Getting Help, and Giving Back – The New York Times

Posted: December 12, 2019 at 12:45 pm

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He wasnt getting fed the quality of food he really needed for his day-to-day survival, Ms. Lee said. Then one night were sitting on the porch and I hear preaching. Dacian and I walked seven blocks until we stumbled into a huge community dinner.

Pushing her sons stroller, Ms. Lee had happened upon the Freedom Gathering, a church-affiliated dinner that serves as many as 200 people every Thursday in a small vacant lot. Clothing and free to-go lunches are offered there as well.

Seven blocks is a long way to hear someone preaching, Ms. Lee said. And I never really heard it again. It led us to that dinner, which saved us in so many ways.

From the Freedom Gathering, Ms. Lee was referred to a pair of nearby food pantries: Hungers End, which provides groceries, clothing and hygiene products to more than 500 families a month, and Our Daily Bread, which serves meals to about 250 people a day, seven days a week. They are among the 200 food banks affiliated with Feeding America, a beneficiary agency of The New York Times Neediest Cases Fund.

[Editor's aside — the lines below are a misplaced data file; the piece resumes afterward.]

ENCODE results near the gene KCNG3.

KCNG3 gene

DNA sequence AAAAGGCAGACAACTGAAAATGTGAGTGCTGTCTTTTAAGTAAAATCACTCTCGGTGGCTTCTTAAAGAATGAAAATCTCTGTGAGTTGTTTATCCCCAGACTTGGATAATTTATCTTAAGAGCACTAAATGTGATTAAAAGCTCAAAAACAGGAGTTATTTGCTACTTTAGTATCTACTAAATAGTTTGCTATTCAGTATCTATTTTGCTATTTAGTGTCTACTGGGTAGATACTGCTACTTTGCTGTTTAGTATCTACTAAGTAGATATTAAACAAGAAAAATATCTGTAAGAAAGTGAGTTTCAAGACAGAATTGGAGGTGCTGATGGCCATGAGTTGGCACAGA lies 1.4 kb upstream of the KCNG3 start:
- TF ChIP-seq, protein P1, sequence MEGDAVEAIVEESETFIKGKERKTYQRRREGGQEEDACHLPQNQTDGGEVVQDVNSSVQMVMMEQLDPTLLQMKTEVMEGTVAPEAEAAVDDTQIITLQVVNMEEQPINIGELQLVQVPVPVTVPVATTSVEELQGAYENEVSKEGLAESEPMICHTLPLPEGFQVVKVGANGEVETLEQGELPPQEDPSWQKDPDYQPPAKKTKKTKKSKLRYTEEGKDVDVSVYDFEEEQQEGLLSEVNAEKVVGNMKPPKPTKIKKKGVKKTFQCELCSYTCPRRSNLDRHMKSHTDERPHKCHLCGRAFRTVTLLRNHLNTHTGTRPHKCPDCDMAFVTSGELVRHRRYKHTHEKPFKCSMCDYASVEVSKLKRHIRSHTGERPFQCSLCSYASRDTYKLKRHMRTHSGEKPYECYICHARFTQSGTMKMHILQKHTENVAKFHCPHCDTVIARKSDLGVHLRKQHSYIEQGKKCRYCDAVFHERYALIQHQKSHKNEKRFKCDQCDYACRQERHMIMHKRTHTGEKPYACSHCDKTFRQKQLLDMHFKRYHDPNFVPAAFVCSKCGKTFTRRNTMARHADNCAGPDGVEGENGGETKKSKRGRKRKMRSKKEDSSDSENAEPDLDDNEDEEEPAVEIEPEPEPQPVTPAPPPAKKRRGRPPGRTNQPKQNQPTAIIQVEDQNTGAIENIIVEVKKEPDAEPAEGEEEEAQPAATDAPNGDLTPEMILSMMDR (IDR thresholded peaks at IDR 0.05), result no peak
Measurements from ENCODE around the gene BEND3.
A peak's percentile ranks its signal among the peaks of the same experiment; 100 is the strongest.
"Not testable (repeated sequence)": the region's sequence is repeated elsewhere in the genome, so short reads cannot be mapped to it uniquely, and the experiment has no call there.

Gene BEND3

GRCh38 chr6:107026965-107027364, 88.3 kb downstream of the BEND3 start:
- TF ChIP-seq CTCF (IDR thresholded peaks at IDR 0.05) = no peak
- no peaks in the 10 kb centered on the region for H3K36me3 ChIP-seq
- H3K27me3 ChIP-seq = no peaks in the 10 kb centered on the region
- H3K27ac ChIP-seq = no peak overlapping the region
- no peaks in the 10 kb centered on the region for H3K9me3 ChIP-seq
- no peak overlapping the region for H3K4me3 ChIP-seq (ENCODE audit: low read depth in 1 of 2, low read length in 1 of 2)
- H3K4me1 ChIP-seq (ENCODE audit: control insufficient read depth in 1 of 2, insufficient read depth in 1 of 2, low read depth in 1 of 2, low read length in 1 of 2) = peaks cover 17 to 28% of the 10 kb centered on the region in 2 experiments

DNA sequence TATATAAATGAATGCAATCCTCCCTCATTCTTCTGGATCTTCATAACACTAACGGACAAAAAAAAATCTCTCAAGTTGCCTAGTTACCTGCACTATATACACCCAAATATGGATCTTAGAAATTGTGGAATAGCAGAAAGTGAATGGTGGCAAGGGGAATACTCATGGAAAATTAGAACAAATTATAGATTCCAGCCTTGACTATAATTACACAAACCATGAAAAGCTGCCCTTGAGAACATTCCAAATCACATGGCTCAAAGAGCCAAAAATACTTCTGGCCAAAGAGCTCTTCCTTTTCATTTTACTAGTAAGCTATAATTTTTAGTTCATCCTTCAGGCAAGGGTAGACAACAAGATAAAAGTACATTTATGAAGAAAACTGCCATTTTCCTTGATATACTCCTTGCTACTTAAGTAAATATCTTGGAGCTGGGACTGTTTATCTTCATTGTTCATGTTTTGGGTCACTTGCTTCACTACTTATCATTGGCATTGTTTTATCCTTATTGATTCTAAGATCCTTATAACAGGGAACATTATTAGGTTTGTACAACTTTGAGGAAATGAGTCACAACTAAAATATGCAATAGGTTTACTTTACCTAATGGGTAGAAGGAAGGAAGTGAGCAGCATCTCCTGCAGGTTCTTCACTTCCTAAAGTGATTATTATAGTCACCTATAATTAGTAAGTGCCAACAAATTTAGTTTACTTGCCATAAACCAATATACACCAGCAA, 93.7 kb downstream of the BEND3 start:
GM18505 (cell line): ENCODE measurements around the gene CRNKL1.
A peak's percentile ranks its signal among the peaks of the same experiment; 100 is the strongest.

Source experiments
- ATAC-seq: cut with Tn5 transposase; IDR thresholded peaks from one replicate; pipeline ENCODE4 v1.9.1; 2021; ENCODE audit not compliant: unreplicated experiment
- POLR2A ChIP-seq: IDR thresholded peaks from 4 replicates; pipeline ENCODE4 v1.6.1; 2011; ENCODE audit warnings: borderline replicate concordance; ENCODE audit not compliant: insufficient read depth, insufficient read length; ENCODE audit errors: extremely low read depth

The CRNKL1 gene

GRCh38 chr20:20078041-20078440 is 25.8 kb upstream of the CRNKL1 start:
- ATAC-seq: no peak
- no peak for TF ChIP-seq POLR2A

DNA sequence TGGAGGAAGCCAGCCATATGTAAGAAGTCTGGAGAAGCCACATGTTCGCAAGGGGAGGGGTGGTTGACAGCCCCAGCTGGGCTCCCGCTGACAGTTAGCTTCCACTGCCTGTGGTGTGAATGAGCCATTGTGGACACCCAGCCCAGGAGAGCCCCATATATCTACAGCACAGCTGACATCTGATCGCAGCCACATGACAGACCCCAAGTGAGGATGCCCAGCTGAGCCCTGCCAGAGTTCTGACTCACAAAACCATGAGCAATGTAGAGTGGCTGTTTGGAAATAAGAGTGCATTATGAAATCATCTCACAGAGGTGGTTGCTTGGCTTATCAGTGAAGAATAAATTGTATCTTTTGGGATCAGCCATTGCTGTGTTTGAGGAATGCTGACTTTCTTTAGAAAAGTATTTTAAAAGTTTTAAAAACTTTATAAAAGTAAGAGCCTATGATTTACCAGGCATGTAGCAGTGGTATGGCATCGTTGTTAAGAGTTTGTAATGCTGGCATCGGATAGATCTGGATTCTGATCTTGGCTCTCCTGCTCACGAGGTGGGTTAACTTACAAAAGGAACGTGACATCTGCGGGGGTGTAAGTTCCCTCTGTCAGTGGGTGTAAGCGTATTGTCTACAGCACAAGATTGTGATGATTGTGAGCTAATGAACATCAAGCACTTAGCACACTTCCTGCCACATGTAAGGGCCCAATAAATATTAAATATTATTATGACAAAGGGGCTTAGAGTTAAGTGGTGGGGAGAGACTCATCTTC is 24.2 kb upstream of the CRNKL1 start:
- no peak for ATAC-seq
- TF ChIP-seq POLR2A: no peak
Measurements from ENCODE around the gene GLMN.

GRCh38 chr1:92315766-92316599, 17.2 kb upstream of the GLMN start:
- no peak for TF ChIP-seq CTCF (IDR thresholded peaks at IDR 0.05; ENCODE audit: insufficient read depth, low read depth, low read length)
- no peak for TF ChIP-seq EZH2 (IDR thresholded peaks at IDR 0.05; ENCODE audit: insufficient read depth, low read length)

Our Daily Breads self-serve pantry has provided Ms. Lee with essentials like diapers as well as coffee, canned soup and peanut butter. When fresh produce or organic macaroni and cheese comes through, Ms. Lee said, volunteers often set it aside for her. In 2018, Feeding Tampa Bay, part of Feeding Americas national network, began delivering organic food to Hungers End and other pantries in the Bradenton area. Twice a month, an outdoor pantry is assembled and opened to anyone in need. Ms. Lee returned from her most recent visit to the Hungers End fresh market with organic butter, coconut milk, mangoes, brussels sprouts and raspberries.

Because she cares for Dacian full time, money is tight. The $146 she receives in food stamps each month covers just one weeks groceries; she pays for another week out of her $700 monthly Social Security check. Utilities run about $300, leaving little for Ms. Lee to save or spend on herself.

Ms. Lee knew it was imperative to remove processed foods and refined sugars from her sons diet. Once his diet improved, Dacians symptoms subsided significantly and he started sleeping through the night for the first time in his life.

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Getting Help, and Giving Back - The New York Times

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December 12th, 2019 at 12:45 pm

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